We’re constantly told by big box stores like Costco and Walmart that buying in bulk will save us money, but is that really true or just clever marketing-speak? Well, Bargainmoose Canada has always wondered that too, so we took it upon ourselves to investigate and we found that yes, buying in bulk can save you money, but it’s not a forgone conclusion that it will. To make sure you don’t misstep on your quest to keep as many dollars as you can in your pocket, we’ve laid out this checklist of dos and don’ts to maximize your savings when buying in bulk.
Take advantage of sales and coupons – If it’s possible to stack coupons, (use multiple copies of the same coupon on one item or use different coupons that both apply to the same item) do so on bulk items the moment they go on sale. This way, you’re able to reduce the price your paying per item as far as it will go. Make sure you present your coupons before you pay. Also, make sure that the sales don’t have a limit and that the coupons can be combined with other offers.
Figure out the price per unit – The only way you’ll know for sure if you’re truly saving money is if the price per unit is favourable and you should only buy in bulk when the price per unit is low. A unit is an actual measurable amount or quantity of whatever you’re buying. All you need to do to figure out this crucial piece of information is to divide the cost of the item by the quantity. A reporter for CBN.com found that for the right price per unit you could save up to 31% by buying bulk at American big box store Sam’s Club. Think about it, saving 20 cents on a bowl of cereal or a can of soup may not sound like much, but, as CBN points out, it can amount to a savings of $208 a year for a family of four who eats cereal everyday.
Make sure you have the storage – There’s no point buying in bulk if you don’t have the storage to keep the many items you buy or if it will cost you more to store the item than you’ll save by buying it in bulk. If you do have the storage though, make sure you rotate the stock and check the dates on perishable items so that you’ll be able to eat them before they go bad. Remember, even canned goods have dates on them. If you’re storing things in the freezer, make sure you date them, so the older food gets eaten first and always separate the perishable items from the non-perishable ones. If you find an item you simply can’t pass up thanks to the price, but you don’t have enough room to store it, why not split it up between friends so that you can use it faster and you’re also able to share the wealth. For more tips on organizing your stockpile, see this Bargainmoose article from a few years back.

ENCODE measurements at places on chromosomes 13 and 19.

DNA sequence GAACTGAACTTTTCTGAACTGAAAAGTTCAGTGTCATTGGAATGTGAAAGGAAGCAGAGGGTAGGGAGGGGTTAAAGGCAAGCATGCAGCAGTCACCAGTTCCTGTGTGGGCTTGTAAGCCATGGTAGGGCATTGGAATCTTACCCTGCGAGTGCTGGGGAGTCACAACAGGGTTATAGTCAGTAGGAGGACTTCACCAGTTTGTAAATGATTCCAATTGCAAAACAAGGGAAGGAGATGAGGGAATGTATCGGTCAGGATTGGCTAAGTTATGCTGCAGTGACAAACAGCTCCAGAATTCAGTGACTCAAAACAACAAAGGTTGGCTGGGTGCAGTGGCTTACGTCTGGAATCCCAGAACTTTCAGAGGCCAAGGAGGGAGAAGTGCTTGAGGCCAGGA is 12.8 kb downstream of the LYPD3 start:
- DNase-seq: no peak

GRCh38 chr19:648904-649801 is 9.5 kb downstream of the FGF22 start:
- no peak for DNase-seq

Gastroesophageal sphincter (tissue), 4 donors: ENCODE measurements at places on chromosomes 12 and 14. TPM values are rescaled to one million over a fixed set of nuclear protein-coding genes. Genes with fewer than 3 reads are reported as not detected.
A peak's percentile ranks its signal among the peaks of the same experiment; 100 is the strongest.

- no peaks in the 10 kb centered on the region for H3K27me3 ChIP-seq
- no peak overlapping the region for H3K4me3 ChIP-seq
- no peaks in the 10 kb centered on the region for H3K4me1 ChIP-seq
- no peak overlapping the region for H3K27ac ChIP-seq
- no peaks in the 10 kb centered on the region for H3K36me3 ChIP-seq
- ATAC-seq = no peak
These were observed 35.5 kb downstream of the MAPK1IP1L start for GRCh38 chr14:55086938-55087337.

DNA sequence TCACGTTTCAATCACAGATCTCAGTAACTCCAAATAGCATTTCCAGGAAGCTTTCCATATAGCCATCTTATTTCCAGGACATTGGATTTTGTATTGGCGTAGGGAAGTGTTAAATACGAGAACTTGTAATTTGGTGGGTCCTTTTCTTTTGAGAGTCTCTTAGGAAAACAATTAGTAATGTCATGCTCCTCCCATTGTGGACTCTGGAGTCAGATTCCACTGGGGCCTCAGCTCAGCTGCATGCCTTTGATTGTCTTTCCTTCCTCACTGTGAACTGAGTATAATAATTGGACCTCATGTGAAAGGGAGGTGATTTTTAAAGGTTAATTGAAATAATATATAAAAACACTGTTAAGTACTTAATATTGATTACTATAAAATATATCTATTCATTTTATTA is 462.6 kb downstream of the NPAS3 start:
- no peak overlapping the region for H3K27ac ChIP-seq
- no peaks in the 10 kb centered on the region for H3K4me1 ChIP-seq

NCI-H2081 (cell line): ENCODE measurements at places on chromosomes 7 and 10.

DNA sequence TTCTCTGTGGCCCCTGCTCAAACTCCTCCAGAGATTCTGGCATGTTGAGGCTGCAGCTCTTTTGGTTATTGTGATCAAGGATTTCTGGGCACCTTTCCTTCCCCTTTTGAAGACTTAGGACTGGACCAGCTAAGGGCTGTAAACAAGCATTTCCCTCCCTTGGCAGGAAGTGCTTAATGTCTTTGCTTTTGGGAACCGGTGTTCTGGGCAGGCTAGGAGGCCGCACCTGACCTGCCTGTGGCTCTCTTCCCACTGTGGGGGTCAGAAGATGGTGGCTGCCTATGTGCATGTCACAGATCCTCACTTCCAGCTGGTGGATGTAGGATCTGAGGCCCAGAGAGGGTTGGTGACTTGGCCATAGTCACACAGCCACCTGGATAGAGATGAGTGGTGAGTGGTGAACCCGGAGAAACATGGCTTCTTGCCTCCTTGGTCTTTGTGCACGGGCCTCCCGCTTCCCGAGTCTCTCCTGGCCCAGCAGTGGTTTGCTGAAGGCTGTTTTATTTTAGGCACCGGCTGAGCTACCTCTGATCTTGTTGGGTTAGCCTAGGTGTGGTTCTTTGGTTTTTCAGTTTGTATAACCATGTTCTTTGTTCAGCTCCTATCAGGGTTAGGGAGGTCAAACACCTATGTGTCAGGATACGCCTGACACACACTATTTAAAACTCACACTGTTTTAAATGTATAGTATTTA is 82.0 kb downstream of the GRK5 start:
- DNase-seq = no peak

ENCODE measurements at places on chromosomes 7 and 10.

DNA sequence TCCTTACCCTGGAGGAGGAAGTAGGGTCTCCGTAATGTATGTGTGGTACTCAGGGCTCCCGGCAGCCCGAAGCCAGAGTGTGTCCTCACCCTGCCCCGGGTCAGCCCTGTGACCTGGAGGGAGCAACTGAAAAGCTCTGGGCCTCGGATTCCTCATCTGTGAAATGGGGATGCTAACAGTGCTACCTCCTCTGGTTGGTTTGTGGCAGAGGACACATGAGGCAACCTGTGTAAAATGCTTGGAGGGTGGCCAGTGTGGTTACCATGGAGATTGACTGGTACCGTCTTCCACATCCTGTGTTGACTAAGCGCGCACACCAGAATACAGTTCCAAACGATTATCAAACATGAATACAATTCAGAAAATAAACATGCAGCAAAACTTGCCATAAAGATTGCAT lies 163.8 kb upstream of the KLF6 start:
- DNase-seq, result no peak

Don’t buy an item in bulk that you’ve never used or had before – What if you buy lots of garbage bags in bulk, but every bag rips? What if a particular soap irritates your skin and what if that new foodstuff you thought sounded so good, tasted like dirt? Now, imagine buying those craptacular items in bulk and inadvertently sentencing yourself to having to use them for the next few months or worse, the next few years. This is why you should never buy items in bulk that you’ve never tried before and made sure they are what you really want. Anything else is just a waste of money.
Don’t bulk binge – When people start exploring the wonders of bulk buying, they usually can’t help, but go hog wild and buy everything they need in bulk in one trip. This is a good way to spend yourself to the poor house. Instead, Trent Hamm of The Simple Dollar recommends raising your grocery supply budget by 25% and using that extra 25% to by some bulk items when they go on sale. Eventually, your stockpile will mean you don’t need that 25% increase anymore and when you do buy more, you’ll simply be refilling your supply or taking advantage of the best discounts available, which means the grocery budget will be even better than before you started because you’ll be buying fewer items way less often.
Don’t let your bulk stores get too scarce – Even a stockpile of bulk items can run out and suddenly, you may find yourself taking an emergency shopping trip and dropping lots of money to refill your stores when it’s not advantageous economically to do so. Instead of having to scramble at the last minute, when you see you’re running low on a particular item, start looking for sales, deals and discounts for that item. Some items go faster than others, so a good rule of thumb is making sure your good for the next month on every item you have. If you have too much of something, you can always donate it to friends or the local food bank.
More bang for your bulk!
Follow these simple dos and don’ts and you’ll never get ripped off or overspend when buying bulk items. There’s a fine line between marketing and money saving so be smart and strategic about your bulk purchases.
Photo credit: Jonathan Dueck